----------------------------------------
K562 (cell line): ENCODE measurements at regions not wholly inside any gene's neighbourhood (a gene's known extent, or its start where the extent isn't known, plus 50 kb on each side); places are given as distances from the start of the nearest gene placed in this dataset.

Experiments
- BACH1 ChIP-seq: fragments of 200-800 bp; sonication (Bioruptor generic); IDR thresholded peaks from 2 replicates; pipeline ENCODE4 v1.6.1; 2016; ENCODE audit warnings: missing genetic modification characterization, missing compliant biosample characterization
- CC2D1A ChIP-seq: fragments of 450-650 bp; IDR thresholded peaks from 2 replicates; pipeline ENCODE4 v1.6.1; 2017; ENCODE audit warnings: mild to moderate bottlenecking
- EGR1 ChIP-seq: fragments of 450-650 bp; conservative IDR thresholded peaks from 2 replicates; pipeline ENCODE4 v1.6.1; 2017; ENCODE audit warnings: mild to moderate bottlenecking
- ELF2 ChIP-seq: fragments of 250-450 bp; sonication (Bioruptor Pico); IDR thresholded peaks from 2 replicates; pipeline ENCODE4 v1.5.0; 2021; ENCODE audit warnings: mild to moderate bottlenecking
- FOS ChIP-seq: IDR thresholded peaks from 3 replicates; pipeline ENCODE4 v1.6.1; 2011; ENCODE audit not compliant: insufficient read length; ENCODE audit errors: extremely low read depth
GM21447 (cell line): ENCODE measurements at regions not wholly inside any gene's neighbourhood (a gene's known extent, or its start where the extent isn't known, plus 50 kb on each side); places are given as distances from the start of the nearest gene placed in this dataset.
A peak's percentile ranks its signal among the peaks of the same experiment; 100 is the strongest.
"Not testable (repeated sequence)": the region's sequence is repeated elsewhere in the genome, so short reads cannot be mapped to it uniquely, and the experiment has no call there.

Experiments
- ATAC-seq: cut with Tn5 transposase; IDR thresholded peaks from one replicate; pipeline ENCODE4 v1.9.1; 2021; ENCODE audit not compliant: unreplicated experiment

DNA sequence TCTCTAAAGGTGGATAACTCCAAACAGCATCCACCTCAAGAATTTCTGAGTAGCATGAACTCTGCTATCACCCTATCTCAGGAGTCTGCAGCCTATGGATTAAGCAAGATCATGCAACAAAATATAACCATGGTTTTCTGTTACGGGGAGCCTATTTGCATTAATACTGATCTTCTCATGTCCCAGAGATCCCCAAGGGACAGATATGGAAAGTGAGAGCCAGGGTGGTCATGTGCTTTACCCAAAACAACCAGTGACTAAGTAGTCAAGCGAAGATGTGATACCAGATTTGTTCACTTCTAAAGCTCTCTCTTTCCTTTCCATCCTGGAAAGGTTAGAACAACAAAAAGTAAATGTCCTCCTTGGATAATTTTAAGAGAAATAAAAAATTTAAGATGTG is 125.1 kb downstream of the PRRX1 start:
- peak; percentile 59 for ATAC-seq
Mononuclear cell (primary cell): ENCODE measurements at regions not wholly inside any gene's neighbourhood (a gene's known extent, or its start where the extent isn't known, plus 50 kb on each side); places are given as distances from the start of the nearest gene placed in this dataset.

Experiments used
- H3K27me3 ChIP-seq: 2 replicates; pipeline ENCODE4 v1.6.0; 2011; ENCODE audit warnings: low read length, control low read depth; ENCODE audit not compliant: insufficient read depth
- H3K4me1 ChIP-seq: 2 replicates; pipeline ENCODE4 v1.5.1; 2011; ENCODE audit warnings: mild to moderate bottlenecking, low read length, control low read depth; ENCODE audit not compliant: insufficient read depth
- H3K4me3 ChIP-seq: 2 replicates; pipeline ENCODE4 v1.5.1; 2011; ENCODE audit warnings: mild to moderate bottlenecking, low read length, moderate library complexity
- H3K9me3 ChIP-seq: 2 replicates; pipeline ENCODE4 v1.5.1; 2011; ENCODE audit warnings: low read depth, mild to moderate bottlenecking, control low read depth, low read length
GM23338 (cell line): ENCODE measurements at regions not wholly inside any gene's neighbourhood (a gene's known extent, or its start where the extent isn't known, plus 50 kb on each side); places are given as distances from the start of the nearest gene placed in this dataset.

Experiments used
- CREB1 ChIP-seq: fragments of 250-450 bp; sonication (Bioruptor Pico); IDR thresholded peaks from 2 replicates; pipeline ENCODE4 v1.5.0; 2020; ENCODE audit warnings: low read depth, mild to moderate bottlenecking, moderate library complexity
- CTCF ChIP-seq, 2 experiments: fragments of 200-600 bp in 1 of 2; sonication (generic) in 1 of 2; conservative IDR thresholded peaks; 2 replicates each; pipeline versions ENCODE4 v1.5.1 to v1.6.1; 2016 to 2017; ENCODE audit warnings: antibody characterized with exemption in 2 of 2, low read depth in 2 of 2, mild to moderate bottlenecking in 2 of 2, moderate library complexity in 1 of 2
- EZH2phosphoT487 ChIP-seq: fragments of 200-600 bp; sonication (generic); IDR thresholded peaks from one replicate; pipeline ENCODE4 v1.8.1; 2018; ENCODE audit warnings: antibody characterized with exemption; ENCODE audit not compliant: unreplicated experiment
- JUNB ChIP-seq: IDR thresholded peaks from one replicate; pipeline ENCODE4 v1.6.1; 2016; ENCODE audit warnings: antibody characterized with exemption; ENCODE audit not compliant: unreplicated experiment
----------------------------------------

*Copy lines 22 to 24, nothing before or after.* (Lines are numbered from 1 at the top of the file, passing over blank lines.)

Experiments used
- CREB1 ChIP-seq: fragments of 250-450 bp; sonication (Bioruptor Pico); IDR thresholded peaks from 2 replicates; pipeline ENCODE4 v1.5.0; 2020; ENCODE audit warnings: low read depth, mild to moderate bottlenecking, moderate library complexity
- CTCF ChIP-seq, 2 experiments: fragments of 200-600 bp in 1 of 2; sonication (generic) in 1 of 2; conservative IDR thresholded peaks; 2 replicates each; pipeline versions ENCODE4 v1.5.1 to v1.6.1; 2016 to 2017; ENCODE audit warnings: antibody characterized with exemption in 2 of 2, low read depth in 2 of 2, mild to moderate bottlenecking in 2 of 2, moderate library complexity in 1 of 2